Mastering the use of conditions is one of the 5 fundamental skills of building algorithms:
Conditions are the only way developers have to tell the computer how to make decisions in real time, much like how human brains work.
Let's say we are building a program to help us choose what to store and we hate the color blue, we can tell the computer to avoid blue using a condition like this:
If color is not blue, then... do something.
Else... do nothing or exit.
The decision statements are: ʻif-then-else
The structure of the ʻif-then-else` statements is:
The expression indicated in the
if statement is evaluated. If the expression is true, the block of then statements will be executed and if the expression is false, the block of else statements will be executed.
The else part does not have to exist. In this case we would have an if-then statement.
this way we could have the following source code:
The if-then-else statements can be nested and thus we would find an if-then-elseif statement, which would have the following structure:
In this way we can have the following code:
For cases in which there are many paths of execution in an if statement we have the switch statement. The switch statement evaluates an expression and will execute the block of statements that matches the value of the expression.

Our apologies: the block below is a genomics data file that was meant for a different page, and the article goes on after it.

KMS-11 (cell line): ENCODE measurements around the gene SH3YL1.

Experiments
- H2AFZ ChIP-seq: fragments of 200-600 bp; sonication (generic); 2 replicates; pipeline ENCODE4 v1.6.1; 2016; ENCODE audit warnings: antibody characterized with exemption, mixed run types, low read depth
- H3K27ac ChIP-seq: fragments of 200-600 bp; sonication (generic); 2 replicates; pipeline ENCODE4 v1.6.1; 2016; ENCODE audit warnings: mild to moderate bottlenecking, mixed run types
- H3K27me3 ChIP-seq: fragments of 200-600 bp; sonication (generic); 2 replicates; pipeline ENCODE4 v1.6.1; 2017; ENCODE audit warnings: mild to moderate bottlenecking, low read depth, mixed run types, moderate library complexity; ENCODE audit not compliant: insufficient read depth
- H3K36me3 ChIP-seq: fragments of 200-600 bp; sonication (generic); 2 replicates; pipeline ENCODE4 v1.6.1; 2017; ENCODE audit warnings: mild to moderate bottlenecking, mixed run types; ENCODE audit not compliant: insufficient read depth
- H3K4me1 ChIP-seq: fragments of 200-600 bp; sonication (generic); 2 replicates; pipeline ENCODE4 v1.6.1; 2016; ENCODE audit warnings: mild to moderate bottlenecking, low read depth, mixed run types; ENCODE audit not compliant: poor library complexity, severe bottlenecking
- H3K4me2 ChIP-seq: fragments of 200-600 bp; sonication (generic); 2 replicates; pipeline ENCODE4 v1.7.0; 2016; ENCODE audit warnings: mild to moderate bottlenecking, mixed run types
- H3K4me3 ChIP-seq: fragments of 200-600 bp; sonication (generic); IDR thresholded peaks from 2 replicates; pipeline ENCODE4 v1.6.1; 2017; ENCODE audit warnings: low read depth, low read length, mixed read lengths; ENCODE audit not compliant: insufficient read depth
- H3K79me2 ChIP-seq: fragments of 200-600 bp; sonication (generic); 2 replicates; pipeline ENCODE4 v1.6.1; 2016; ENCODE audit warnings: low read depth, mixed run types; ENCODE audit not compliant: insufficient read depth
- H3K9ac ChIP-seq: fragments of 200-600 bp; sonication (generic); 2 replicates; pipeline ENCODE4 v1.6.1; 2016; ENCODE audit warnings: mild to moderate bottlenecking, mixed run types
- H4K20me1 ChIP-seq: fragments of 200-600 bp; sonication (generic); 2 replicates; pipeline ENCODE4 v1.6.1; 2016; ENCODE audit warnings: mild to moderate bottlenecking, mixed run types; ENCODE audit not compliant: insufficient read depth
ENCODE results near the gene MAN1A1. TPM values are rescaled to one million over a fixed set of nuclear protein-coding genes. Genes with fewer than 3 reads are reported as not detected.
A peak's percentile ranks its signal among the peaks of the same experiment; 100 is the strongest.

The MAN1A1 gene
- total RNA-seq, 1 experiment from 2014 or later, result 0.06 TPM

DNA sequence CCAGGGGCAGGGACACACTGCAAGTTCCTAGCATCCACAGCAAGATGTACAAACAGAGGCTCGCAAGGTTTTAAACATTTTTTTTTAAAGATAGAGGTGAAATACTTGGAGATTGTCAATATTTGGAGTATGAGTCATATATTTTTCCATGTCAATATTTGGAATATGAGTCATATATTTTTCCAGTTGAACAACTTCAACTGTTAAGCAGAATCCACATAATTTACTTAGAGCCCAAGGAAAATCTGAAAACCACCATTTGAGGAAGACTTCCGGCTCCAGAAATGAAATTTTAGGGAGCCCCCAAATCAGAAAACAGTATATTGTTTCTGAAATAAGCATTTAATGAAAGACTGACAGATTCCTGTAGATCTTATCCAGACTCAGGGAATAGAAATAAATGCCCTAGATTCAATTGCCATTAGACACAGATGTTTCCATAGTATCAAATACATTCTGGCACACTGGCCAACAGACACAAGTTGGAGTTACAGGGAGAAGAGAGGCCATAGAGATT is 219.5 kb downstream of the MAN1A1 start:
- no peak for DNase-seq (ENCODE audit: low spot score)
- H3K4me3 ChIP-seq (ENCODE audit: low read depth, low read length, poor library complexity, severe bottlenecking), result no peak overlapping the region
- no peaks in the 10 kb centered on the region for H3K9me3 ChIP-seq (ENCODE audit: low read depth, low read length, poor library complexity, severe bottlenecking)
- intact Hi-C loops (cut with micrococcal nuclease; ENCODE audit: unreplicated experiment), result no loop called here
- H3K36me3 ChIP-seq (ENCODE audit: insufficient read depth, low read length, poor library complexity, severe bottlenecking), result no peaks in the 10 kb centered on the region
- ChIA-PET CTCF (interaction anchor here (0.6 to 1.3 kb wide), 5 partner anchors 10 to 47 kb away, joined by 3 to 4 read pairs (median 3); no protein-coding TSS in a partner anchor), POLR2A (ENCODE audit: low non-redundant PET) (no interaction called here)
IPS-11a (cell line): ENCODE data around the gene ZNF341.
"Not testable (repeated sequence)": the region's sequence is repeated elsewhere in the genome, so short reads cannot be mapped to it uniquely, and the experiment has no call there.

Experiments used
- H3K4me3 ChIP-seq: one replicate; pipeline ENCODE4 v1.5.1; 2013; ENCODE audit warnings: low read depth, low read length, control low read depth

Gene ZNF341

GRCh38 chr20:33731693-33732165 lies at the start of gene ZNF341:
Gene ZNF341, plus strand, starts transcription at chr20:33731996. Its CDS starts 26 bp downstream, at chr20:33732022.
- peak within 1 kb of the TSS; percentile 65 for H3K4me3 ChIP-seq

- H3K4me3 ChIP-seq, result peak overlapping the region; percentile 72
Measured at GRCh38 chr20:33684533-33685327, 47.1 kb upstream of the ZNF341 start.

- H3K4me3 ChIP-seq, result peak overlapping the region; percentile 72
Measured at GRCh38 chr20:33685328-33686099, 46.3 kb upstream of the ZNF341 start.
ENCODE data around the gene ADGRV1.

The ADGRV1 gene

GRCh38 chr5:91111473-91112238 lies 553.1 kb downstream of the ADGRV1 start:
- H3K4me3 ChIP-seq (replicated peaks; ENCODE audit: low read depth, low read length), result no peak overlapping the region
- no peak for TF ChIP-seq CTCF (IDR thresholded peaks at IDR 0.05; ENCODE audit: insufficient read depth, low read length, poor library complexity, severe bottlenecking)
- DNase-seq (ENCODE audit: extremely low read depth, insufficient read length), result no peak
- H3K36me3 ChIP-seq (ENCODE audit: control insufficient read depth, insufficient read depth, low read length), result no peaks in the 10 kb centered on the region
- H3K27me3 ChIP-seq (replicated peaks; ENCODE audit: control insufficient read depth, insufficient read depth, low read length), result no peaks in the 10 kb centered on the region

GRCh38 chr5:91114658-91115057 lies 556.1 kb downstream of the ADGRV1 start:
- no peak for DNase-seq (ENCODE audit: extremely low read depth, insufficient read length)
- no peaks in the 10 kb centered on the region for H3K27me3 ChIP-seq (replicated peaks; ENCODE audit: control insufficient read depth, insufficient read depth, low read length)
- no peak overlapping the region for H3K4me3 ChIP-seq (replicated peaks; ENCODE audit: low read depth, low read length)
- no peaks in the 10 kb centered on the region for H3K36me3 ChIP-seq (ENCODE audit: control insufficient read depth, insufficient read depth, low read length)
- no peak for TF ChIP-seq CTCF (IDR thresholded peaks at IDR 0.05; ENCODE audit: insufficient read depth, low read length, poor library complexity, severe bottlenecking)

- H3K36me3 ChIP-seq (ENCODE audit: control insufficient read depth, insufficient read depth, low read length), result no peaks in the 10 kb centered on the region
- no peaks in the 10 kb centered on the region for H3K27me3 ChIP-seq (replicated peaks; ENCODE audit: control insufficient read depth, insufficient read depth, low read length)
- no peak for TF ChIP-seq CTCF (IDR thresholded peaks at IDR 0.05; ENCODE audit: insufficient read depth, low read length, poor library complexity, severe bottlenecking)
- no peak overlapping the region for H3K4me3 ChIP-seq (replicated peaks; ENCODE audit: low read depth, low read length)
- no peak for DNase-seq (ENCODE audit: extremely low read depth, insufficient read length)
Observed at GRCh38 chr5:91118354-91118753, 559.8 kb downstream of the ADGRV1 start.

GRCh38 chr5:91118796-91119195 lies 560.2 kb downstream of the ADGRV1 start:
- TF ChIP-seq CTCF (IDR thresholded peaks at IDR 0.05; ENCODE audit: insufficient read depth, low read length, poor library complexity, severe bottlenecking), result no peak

The value of the expression must be numeric. Although from Java SE 7 you can already use expressions whose evaluation is strings.
The structure of the switch statement is:
It is important to see that the break statement is used. The break statement causes the switch statement to be exited and therefore the rest of the statements are not evaluated. Therefore its use is mandatory at the end of each of the blocks.
A clear example in which we can use the switch statement is to evaluate the value of a month in numerical terms and convert it to a string. This code would be as follows:
The example above was a simple condition, but in real life, choosing what to do involves a combination of several conditions to make the final decision, for example: Let's look at this algorithm that tells a computer how to decide what to wear on Valentine's Day. Valentine:
If you want to represent this algorithm in Java, it will look something like this:
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